22b. (דברי הימים ב לה, כא) וישלח אליו מלאכים לאמר מה לי ולך מלך יהודה לא עליך אתה היום כי אל בית מלחמתי ואלהים אמר לבהלני חדל לך מאלהים אשר עמי ואל ישחיתך,מאי אלהים אשר עמי אמר רב יהודה אמר רב זו ע"ז אמר הואיל וקא בטח בע"ז יכילנא ליה,(דברי הימים ב לה, כג) ויורו היורים למלך יאשיהו ויאמר המלך לעבדיו העבירוני כי החליתי מאד מאי כי החליתי מאד אמר רב יהודה אמר רב מלמד שעשו כל גופו ככברה,אמר ר' שמואל בר נחמני אמר רבי (יוחנן) מפני מה נענש יאשיהו מפני שהיה לו לימלך בירמיהו ולא נמלך מאי דרש (ויקרא כו, ו) וחרב לא תעבור בארצכם,מאי חרב אילימא חרב שאינה של שלום והכתיב ונתתי שלום בארץ אלא אפילו של שלום והוא אינו יודע שאין דורו דומה יפה,כי הוה ניחא נפשיה חזא ירמיהו שפוותיה דקא מרחשן אמר שמא ח"ו מילתא דלא מהגנא אמר אגב צעריה גחין ושמעיה דקא מצדיק עליה דינא אנפשיה אמר (איכה א, יח) צדיק הוא ה' כי פיהו מריתי פתח עליה ההיא שעתא (איכה ד, כ) רוח אפינו משיח ה':,מעשה וירדו זקנים מירושלים לעריהם כו' איבעיא להו כמלא תנור תבואה או דלמא כמלא תנור פת,תא שמע כמלא פי תנור ועדיין תיבעי להו ככיסויא דתנורא או דלמא כי דרא דריפתא דהדר ליה לפומא דתנורא תיקו:,ועוד גזרו תענית על שאכלו זאבים כו' אמר עולא משום ר' שמעון בן יהוצדק מעשה ובלעו זאבים שני תינוקות והקיאום דרך בית הרעי ובא מעשה לפני חכמים וטיהרו את הבשר וטמאו את העצמות:,על אלו מתריעין בשבת כו': תנו רבנן עיר שהקיפוה נכרים או נהר ואחד ספינה המיטרפת בים ואחד יחיד שנרדף מפני נכרים או מפני לסטין ומפני רוח רעה על כולן יחיד רשאי לסגף את עצמו בתענית,רבי יוסי אומר אין היחיד רשאי לסגף את עצמו בתענית שמא יצטרך לבריות ואין הבריות מרחמות עליו אמר רב יהודה אמר רב מ"ט דרבי יוסי דכתיב (בראשית ב, ז) ויהי האדם לנפש חיה נשמה שנתתי בך החייה:,שמעון התימני אומר אף על הדבר כו': איבעיא להו לא הודו לו חכמים בשבת אבל בחול הודו לו או דלמא לא הודו לו כלל,ת"ש דתניא מתריעין על הדבר בשבת ואצ"ל בחול ר' חנן בן פיטום תלמידו של ר' עקיבא משום רבי עקיבא אומר אין מתריעין על הדבר כל עיקר:,על כל צרה שלא תבא על הצבור כו': ת"ר על כל צרה שלא תבא על הצבור מתריעין עליה חוץ מרוב גשמים מ"ט אמר ר' יוחנן לפי שאין מתפללין על רוב הטובה,ואמר רבי יוחנן מניין שאין מתפללין על רוב הטובה שנאמר (מלאכי ג, י) הביאו את כל המעשר אל בית האוצר וגו' מאי עד בלי די אמר רמי בר רב (יוד) עד שיבלו שפתותיכם מלומר די,אמר רמי בר רב יוד ובגולה מתריעין עליה תניא נמי הכי שנה שגשמיה מרובין אנשי משמר שולחין לאנשי מעמד תנו עיניכם באחיכם שבגולה שלא יהא בתיהם קבריהם,שאלו את ר' אליעזר עד היכן גשמים יורדין ויתפללו שלא ירדו אמר להם כדי שיעמוד אדם בקרן אפל וישכשך רגליו במים והתניא ידיו רגליו כידיו קאמינא,אמר רבה בר בר חנה לדידי חזיא לי קרן אפל דקם ההוא טייעא כי רכיב גמלא ונקיט רומחא בידיה מתחזי איניבא,ת"ר (ויקרא כו, ד) ונתתי גשמיכם בעתם לא שכורה ולא צמאה אלא בינונית שכל זמן שהגשמים מרובין מטשטשין את הארץ ואינה מוציאה פירות דבר אחר 22b. b“But he sent ambassadors to him saying: What have I to do with you, king of Judea? I do not come against you this day, but against the house with which I am at war; and God has commanded me to make haste. Forbear from meddling with God, Who is with me, so that He will not destroy you”(II Chronicles 35:21). This clearly shows that Pharaoh Neco had no intention of engaging Josiah in battle.,The Gemara asks: bWhat isthe meaning of the phrase b“God, Who is with me”? Rav Yehuda saidthat bRav said: Thisis referring to Neco’s bidolatry,which he brought for assistance. In other words, it is a secular reference and should be read as: The god that is with me, in my possession. Josiah bsaid: Sincehe trusts in idolatry, bI will be ableto defeat bhim. /b,With regard to Josiah’s battle with Pharaoh Neco, the verse states: b“And the archers shot at King Josiah and the king said to his servants: Move me away, for I am seriously wounded”(II Chronicles 35:23). bWhat isthe meaning of the phrase: b“For I am seriously wounded”? Rav Yehuda saidthat bRav said:This bteaches thatthe Egyptian archers bmade his entire body like a sievefrom the many arrows they shot at him., bRabbi Shmuel bar Naḥmani saidthat bRabbi Yoḥa said: For whatreason bwas Josiah punished? Because he should have consulted withthe prophet bJeremiahto find out if he should go to war, bbut he did not consultwith him. bHow didJosiah binterpretthe verses of the Torah? How did they lead him to go to war? The verse states: b“Neither shall a sword go through your land”(Leviticus 26:6)., bWhat isthe meaning of the term: b“Sword”? If we saythat it is referring to ba sword that is not of peace, but isn’t it writtenearlier in the same verse: b“And I will give peace in the land”? Rather,the verse must mean that bevena sword bof peaceshall not pass through the land, and Josiah sought to prevent this occurrence, in fulfillment of the blessing. bBut he did not know that his generation did not meritthese blessings, and he would therefore not receive divine assistance in this regard.,The Gemara discusses Josiah’s deathbed reflections. bWhenJosiah bwas dying, Jeremiah saw his lips moving.Jeremiah bsaid: Perhaps, Heaven forbid, he is saying something improperand complaining about God’s judgment bon account of hisgreat bdistress.Jeremiah bbent over and heard that he was justifyingGod’s bjudgment against himself.Josiah bsaid: “The Lord is righteous, for I have rebelled against His word”(Lamentations 1:18). bAt that moment,Jeremiah bbeganhis eulogy bforJosiah: b“The breath of our nostrils, the anointed of the Lord,was trapped in their pits” (Lamentations 4:20).,§ The mishna taught: bAn incidentoccurred in bwhich Elders descended from Jerusalem to their citiesand decreed a fast throughout the land because a small amount of blight was seen in the city of Ashkelon, enough to fill the mouth of an oven. bA dilemma was raised beforethe Sages: Did they mean enough bgrain to fillan entire boven, or perhapsthey meant enough grain to prepare bbread to fill an oven?This is far less, as bread is stuck to the walls of the oven and does not fill its inner area.,The Gemara answers: bComeand bhearthe phrase of the mishna: Enough bto fill the mouth of an oven.This indicates that the bread referred to does not fill the entire oven, but rather covers the mouth of the oven. The Gemara further asks: bAnd still you can raise this dilemma before them:Is the mishna referring to the bread bof the cover of the oven? Perhapsit is referring bto a row of bread around the mouth of the oven.No resolution was found, and the Gemara states that the dilemma bshall standunresolved.,§ The mishna taught: bAnd furthermore, they decreed a fast because wolves had eatentwo children in Transjordan. bUlla said in the name of Rabbi Shimon ben Yehotzadak: An incidentoccurred in bwhich wolves swallowed two children and excreted them. And the incident came before the Sagesfor a ruling. They were asked if the remains were ritually impure even after they had passed through the animal’s digestive tract, band they pronounced the flesh ritually pure,as it had been digested, but they bpronouncedthe intact bbones ritually impure. /b,§ The mishna further taught: bFor the followingcalamities bthey sound the alarmeven bon Shabbat:For a city that is surrounded by gentile troops, for a place in danger of being flooded by a river that has swelled its banks, or for a ship tossed about at sea. bThe Sages taught:In the case of ba city that is surrounded by gentiletroops bor a riverthat has swelled beyond its banks, and this also applies to bboth a ship tossed about at sea and an individual who is being pursued by gentiles, or by thieves, or by an evil spirit,which may lead him to harm himself, bthey sound the alarmeven bon Shabbat. And in all thesecases, ban individual is permitted to afflict himself by fastingto annul the evil decrees against him., bRabbi Yosei says: An individual is not permitted to afflict himself by fasting, lesthe become too weak to work and bbe beholden to other beings, andthose bbeings will not have mercy on him. Rav Yehuda saidthat bRav said: What is the reason of Rabbi Yosei?It is bas it is written: “And man became a living soul”(Genesis 2:7). Rabbi Yosei interprets this verse as a command: bThe soul I placed within you,preserve and bsustain it. /b,§ The mishna taught that bShimon the Timnite says:One may cry out on Shabbat beven for pestilence,but the Rabbis did not agree with him. bA dilemma was raised beforethe Sages: Does this mean that bthe Rabbis did not agree with himwith regard to crying out in these cases bon Shabbat,but if they occur bon a weekday they agreed with him? Or perhaps they did not agree with him at all,as they maintain that one never cries out over pestilence.,The Gemara answers: bComeand bhear, as it is taughtin a ibaraita /i: bOne cries out fora plague of bpestilence on Shabbat, and needless to say on weekdays. Rabbi Ḥa ben Pitom, the student of Rabbi Akiva, says in the name of Rabbi Akiva: One does not cry out for pestilence at all.This opinion attributed to Rabbi Akiva is the ruling of the Rabbis in the mishna.,§ The mishna further states that they sound the alarm bonaccount of any btrouble that should not befall the community,a euphemism for trouble that may befall the community, except for an overabundance of rain. bThe Sages taughtin a ibaraita /i: bFor any trouble that should not befall the community, they sound the alarm for it, except for an overabundance of rain.The Gemara asks: bWhat is the reasonfor this? bRabbi Yoḥa said: Because one does not pray over an excess of good.Since rain is generally good for the world, it is not appropriate to pray for it to stop, even when it falls in excess., bAnd Rabbi Yoḥa said: From whereis it derived bthat one does not pray over an excess of good?It bis stated: “Bring the whole tithe into the storeroom,that there may be food in My house, and test Me now by this, said the Lord of hosts, if I will not open for you the windows of heaven, and pour out for you a blessing that there shall be more than sufficiency” (Malachi 3:10). bWhatis the meaning of the phrase: b“That there shall be more than sufficiency [ iad beli dai /i]”? Rami bar Ḥama said:It means that the abundance will be so great bthat your lips will be worn out [ iyivlu /i],similar to the word ibeli /i, bfrom saying enough [ idai /i].In other words, even when a blessing is delivered in gross excess, one should not pray for it to cease, as the verse blesses the people with an excess., bRami bar Rav Yud said:This is true in Eretz Yisrael, but in the Diaspora, i.e., Babylonia, bthey do sound the alarm overexcessive rain. The reason is that Babylonia is in a low-lying region, where excessive rain poses a real danger. bThatopinion bis also taughtin a ibaraita /i: In ba year whose rains are abundant, the members of the priestly watchin the Temple bwould senda message bto the members of the non-priestly watch: Cast your eyes on your brothers in the Diasporaand have them in mind when you pray, so bthat their housesshould not collapse from excessive rain and bbecome their graves. /b, bThey asked Rabbi Eliezer: How much rain must falluntil btheyshould bpray that it should not fallanymore? bHe said to themby way of exaggeration: Enough rain must fall bso that a person stands atthe colossal cliff bKeren Ophel and dips his feet in water.The Gemara asks: bBut isn’t it taughtin a ibaraitathat Rabbi Eliezer said he must be able to place bhis handsin water? Rabbi Eliezer could answer: When bI said to youthat he must be able to place bhis feet,I meant blike his hands,i.e., the water must be high enough that he can dip both his hands and feet into the water with ease.,With regard to the height of this great cliff, bRabba bar bar Ḥana said: Ipersonally bsaw Keren Ophel,and when I peered down I saw bthat an Arab was positioned below,and bwhile riding a camel andholding ba spear in his hand, he looked like a worm [ iiniva /i]. /b, bThe Sages taught: “Then I will give your rains in their season”(Leviticus 26:4). This means that the earth will be bneither drunk nor thirsty; rather, a moderateamount of rain will fall. bFor as long as the rains are abundant, they muddythe soil of bthe land, and it does not give outits bproduce. Alternatively, /b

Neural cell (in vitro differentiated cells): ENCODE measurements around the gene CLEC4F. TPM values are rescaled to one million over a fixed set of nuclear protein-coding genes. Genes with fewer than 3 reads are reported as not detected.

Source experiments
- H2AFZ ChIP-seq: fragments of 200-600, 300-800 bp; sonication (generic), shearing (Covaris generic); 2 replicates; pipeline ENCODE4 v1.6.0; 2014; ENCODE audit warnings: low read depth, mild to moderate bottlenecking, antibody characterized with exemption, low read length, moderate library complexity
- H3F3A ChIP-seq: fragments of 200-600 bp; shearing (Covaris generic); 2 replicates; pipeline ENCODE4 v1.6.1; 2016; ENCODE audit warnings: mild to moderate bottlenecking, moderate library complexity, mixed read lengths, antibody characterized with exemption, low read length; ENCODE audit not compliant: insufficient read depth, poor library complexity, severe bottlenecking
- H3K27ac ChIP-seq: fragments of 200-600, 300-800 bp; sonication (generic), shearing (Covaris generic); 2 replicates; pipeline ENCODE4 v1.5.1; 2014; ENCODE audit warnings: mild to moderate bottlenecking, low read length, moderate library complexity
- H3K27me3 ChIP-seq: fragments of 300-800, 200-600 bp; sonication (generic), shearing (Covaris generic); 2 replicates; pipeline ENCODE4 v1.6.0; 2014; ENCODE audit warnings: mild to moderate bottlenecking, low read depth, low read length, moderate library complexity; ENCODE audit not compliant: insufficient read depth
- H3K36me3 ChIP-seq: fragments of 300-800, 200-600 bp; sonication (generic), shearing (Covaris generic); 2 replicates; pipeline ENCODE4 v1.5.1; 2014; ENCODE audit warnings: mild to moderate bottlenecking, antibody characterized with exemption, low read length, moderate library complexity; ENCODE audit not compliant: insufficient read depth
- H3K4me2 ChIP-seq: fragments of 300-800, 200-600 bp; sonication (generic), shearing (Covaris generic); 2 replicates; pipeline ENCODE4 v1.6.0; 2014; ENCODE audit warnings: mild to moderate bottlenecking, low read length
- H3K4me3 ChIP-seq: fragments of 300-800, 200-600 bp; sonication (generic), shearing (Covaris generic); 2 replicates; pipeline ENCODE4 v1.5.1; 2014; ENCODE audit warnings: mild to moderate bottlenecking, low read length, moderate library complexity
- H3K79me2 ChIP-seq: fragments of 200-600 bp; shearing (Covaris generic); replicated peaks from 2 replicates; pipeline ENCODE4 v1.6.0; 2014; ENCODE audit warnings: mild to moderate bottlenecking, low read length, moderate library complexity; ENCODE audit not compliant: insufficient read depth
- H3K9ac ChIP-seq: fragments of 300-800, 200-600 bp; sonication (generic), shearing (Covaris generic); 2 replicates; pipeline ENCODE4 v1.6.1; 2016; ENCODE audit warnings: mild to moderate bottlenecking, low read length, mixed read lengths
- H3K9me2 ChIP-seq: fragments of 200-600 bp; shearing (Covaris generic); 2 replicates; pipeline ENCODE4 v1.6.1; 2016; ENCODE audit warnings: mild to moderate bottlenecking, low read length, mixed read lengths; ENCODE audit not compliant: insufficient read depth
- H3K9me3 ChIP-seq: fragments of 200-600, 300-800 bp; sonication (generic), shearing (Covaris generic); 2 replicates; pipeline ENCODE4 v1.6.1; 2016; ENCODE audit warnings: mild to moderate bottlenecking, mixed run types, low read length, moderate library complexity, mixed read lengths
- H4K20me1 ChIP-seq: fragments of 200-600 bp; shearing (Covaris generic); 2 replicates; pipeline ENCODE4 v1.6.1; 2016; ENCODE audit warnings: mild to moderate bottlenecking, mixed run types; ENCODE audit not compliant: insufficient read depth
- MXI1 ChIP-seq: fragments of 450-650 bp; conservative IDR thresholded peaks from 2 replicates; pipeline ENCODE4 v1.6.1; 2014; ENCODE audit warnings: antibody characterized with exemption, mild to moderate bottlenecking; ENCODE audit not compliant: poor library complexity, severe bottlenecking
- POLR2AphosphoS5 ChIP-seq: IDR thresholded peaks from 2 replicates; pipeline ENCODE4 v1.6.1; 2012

Subjects of this text: